The Twins drew a season-high nine walks Friday, and one of them seemed to win the game.

For the Blue Jays.

Joey Gallo drew a four-pitch walk in the sixth inning, but the Twins' promising rally abruptly died, as it almost always does this season, from an overabundance of baserunners. Michael A. Taylor took a called third strike — or at least, home plate umpire Bruce Dreckman said he did — and Donovan Solano grounded out, dooming the Twins to their sixth consecutive series-opening loss, 3-1 to Toronto at Target Field.

The missed opportunity to tie the score continued one of the most mystifying, random traits of the 2023 Twins: their failure to hit with the bases loaded. Saturday will mark two weeks since their most recent single in that situation; they are 0-for-12 with a walk and no other RBI with runners on every base since then.

"The whole game basically does come down to those big situations," manager Rocco Baldelli said. "That doesn't feel good. It's frustrating to all of us here."

In literally every other configuration of runners on base, the Twins are average or better, hitting at least .234 in each. With runners on first and third, they collectively are .391 hitters. But add that third baserunner, and you suffocate their offense. They are hitting only .111, 5-for-45 on the season, and are the only team in the game without an extra-base hit.

That inexplicable habit marred what was an otherwise intriguing duel between righthanders Kevin Gausman, a former All-Star making his 239th big-league start, and Louie Varland, making his 11th. Gausman had command problems all night, walking five batters, but kept them from being a problem, mostly, by striking out eight.

"It was an odd game because we didn't swing the bats that well, but we had some good at-bats," Baldelli said. "Had some guys on base. We've got to bring those guys around."

Varland's problem was more damaging: for the third time in six starts this year, he gave up at least a pair of home runs. The rookie's outing was spoiled in a seven-pitch sequence in the third inning.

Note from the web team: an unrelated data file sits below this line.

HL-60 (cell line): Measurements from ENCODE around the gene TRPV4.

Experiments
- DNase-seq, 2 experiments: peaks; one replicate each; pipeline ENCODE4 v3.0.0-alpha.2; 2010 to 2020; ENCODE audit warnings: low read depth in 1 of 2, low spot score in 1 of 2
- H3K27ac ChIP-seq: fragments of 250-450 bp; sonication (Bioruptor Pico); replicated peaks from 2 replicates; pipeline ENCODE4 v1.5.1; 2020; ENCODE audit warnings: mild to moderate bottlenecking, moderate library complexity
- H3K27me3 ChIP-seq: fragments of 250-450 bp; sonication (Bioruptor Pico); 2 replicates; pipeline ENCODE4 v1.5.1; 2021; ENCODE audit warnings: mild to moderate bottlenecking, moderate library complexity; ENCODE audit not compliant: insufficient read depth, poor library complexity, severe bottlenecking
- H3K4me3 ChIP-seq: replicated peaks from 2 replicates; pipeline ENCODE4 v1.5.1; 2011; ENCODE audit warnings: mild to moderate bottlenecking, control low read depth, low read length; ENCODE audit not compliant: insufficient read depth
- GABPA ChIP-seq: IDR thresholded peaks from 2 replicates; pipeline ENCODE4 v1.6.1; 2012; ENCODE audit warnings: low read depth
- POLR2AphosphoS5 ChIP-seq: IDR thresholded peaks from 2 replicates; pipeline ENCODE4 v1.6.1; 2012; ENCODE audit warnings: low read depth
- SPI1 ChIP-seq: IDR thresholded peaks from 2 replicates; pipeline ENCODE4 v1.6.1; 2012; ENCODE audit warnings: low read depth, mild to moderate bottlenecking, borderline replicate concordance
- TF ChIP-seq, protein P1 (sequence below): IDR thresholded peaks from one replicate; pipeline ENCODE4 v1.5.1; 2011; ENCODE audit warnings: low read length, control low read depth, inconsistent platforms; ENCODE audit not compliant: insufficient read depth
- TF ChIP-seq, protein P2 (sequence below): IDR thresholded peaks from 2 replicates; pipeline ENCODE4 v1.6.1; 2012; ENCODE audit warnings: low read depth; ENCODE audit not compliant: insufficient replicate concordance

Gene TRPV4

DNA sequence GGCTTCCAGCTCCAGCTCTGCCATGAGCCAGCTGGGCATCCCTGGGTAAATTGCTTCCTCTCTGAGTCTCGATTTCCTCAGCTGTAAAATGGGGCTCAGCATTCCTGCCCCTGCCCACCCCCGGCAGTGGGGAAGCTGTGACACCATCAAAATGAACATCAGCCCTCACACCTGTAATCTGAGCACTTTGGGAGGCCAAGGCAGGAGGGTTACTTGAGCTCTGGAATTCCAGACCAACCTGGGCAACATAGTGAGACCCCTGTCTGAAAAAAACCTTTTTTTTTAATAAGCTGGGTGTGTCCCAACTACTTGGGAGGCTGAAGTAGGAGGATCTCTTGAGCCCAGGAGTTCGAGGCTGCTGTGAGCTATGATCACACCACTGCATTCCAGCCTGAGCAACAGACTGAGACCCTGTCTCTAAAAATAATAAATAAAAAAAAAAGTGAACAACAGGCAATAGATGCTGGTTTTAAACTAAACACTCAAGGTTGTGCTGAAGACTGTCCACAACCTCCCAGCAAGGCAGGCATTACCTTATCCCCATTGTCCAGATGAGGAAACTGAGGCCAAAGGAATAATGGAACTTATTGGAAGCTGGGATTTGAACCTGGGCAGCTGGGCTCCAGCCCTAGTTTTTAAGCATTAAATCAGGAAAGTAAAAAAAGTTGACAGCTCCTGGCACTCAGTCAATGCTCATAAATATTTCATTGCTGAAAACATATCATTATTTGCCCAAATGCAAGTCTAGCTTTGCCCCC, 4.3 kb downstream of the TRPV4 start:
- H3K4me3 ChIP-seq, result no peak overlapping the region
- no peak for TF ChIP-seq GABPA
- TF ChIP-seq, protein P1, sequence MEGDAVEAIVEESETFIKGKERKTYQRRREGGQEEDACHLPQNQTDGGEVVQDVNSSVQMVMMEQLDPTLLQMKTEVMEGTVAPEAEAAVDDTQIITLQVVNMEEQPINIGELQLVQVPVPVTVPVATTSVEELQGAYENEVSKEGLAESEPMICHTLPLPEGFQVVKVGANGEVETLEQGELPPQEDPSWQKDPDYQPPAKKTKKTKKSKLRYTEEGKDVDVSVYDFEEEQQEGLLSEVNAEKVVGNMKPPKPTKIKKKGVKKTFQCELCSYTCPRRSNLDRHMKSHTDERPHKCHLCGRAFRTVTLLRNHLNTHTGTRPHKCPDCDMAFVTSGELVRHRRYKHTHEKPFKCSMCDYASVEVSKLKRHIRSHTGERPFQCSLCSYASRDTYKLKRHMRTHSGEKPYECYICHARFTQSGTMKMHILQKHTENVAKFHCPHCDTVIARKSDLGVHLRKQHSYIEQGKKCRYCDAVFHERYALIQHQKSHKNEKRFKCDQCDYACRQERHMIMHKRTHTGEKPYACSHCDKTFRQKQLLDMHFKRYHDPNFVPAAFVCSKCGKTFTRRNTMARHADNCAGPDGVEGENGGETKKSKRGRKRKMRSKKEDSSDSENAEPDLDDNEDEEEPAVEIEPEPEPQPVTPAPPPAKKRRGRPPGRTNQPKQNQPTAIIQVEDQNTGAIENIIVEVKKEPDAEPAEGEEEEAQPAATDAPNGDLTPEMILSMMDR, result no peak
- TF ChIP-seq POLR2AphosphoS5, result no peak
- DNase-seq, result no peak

With two outs, Kevin Kiermaier bashed a 1-2 slider 400 feet into the right-field seats, his fourth of the year, for the game's first run. George Springer followed three pitches later with a double into the right-field corner. And three pitches later, Varland left another slider in the middle of the plate. Bo Bichette pounded it 424 feet to straightaway center, the night's only big inning.

The Blue Jays, playing before a large and noisy crowd of Canadians among the announced 25,061 fans, might have had a couple more runs if not for some questionable baserunning. Twice the Twins caught Blue Jays straying too far off third base on grounders to the infield, turning potential runs into outs. And when Carlos Correa tagged Springer, his former Astros teammate out, he whirled and fired the ball to first base, where a surprised Vladimir Guerrero Jr. couldn't get back in time.

Still, those three runs were plenty against the Twins, who went 1-for-9 with runners in scoring position. After Gausman walked Kirilloff and Edouard Julien in the sixth inning, Kyle Garlick hit a one-out double into the left-field corner, scoring Kirilloff. Toronto manager John Schneider lifted Gausman for Swanson, who immediately walked Gallo, setting up the seemingly inevitable.

Taylor worked the count to 3-2, and believed he had walked when Swanson's pitch dipped under the strike zone. But Dreckman ruled it a strike, and though Taylor expressed his disagreement with the call, he dropped to 0-for-5 with bases loaded.

"It felt like I did what I wanted to do, got on base, took a quality at-bat. And to have it taken away is unfortunate. But that's the game. There's human error in it," Taylor said. "We were down by one if he calls that a ball. Then, who knows what happens?"

Instead, this happened: Solano ended the inning with an easy grounder to short, dropping him to 0-for-5 this year, too.

Taylor headed straight to the clubhouse after the following inning to watch the replay. And what did he learn?

"That I was right," he said with a shrug. "It was a ball."